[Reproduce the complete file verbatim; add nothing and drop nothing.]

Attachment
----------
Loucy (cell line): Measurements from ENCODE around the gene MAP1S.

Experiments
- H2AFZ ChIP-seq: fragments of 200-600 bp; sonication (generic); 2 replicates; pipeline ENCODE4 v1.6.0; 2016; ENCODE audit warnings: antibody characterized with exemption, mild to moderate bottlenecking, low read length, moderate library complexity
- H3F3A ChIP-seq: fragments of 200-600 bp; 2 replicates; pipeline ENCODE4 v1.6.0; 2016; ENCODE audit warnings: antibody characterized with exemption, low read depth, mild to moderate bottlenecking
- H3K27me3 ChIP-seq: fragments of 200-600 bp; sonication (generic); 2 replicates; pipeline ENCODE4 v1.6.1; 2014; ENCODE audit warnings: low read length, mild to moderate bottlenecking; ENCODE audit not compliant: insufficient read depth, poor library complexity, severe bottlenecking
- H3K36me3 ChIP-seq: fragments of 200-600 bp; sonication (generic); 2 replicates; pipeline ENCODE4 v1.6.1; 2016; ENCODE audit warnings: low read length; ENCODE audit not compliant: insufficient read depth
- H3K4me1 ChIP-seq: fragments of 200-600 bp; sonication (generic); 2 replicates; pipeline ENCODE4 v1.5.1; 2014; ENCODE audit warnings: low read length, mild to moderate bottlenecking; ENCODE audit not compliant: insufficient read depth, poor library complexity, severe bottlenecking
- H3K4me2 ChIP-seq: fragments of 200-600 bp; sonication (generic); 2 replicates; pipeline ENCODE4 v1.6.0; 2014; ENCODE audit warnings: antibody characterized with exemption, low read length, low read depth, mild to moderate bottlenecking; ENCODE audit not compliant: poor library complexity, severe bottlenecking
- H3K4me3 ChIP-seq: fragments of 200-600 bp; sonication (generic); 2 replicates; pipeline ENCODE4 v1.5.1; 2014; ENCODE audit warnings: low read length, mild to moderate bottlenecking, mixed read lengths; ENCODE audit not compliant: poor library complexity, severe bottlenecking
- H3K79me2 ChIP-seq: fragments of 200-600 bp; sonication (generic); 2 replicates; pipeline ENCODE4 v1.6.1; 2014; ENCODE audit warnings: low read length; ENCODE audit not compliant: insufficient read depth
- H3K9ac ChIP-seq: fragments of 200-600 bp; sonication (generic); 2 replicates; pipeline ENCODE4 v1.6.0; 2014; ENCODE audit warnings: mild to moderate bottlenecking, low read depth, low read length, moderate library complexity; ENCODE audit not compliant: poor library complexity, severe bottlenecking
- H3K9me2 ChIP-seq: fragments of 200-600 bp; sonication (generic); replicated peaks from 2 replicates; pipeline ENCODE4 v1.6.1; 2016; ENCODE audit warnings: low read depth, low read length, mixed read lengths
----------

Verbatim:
Loucy (cell line): Measurements from ENCODE around the gene MAP1S.

Experiments
- H2AFZ ChIP-seq: fragments of 200-600 bp; sonication (generic); 2 replicates; pipeline ENCODE4 v1.6.0; 2016; ENCODE audit warnings: antibody characterized with exemption, mild to moderate bottlenecking, low read length, moderate library complexity
- H3F3A ChIP-seq: fragments of 200-600 bp; 2 replicates; pipeline ENCODE4 v1.6.0; 2016; ENCODE audit warnings: antibody characterized with exemption, low read depth, mild to moderate bottlenecking
- H3K27me3 ChIP-seq: fragments of 200-600 bp; sonication (generic); 2 replicates; pipeline ENCODE4 v1.6.1; 2014; ENCODE audit warnings: low read length, mild to moderate bottlenecking; ENCODE audit not compliant: insufficient read depth, poor library complexity, severe bottlenecking
- H3K36me3 ChIP-seq: fragments of 200-600 bp; sonication (generic); 2 replicates; pipeline ENCODE4 v1.6.1; 2016; ENCODE audit warnings: low read length; ENCODE audit not compliant: insufficient read depth
- H3K4me1 ChIP-seq: fragments of 200-600 bp; sonication (generic); 2 replicates; pipeline ENCODE4 v1.5.1; 2014; ENCODE audit warnings: low read length, mild to moderate bottlenecking; ENCODE audit not compliant: insufficient read depth, poor library complexity, severe bottlenecking
- H3K4me2 ChIP-seq: fragments of 200-600 bp; sonication (generic); 2 replicates; pipeline ENCODE4 v1.6.0; 2014; ENCODE audit warnings: antibody characterized with exemption, low read length, low read depth, mild to moderate bottlenecking; ENCODE audit not compliant: poor library complexity, severe bottlenecking
- H3K4me3 ChIP-seq: fragments of 200-600 bp; sonication (generic); 2 replicates; pipeline ENCODE4 v1.5.1; 2014; ENCODE audit warnings: low read length, mild to moderate bottlenecking, mixed read lengths; ENCODE audit not compliant: poor library complexity, severe bottlenecking
- H3K79me2 ChIP-seq: fragments of 200-600 bp; sonication (generic); 2 replicates; pipeline ENCODE4 v1.6.1; 2014; ENCODE audit warnings: low read length; ENCODE audit not compliant: insufficient read depth
- H3K9ac ChIP-seq: fragments of 200-600 bp; sonication (generic); 2 replicates; pipeline ENCODE4 v1.6.0; 2014; ENCODE audit warnings: mild to moderate bottlenecking, low read depth, low read length, moderate library complexity; ENCODE audit not compliant: poor library complexity, severe bottlenecking
- H3K9me2 ChIP-seq: fragments of 200-600 bp; sonication (generic); replicated peaks from 2 replicates; pipeline ENCODE4 v1.6.1; 2016; ENCODE audit warnings: low read depth, low read length, mixed read lengths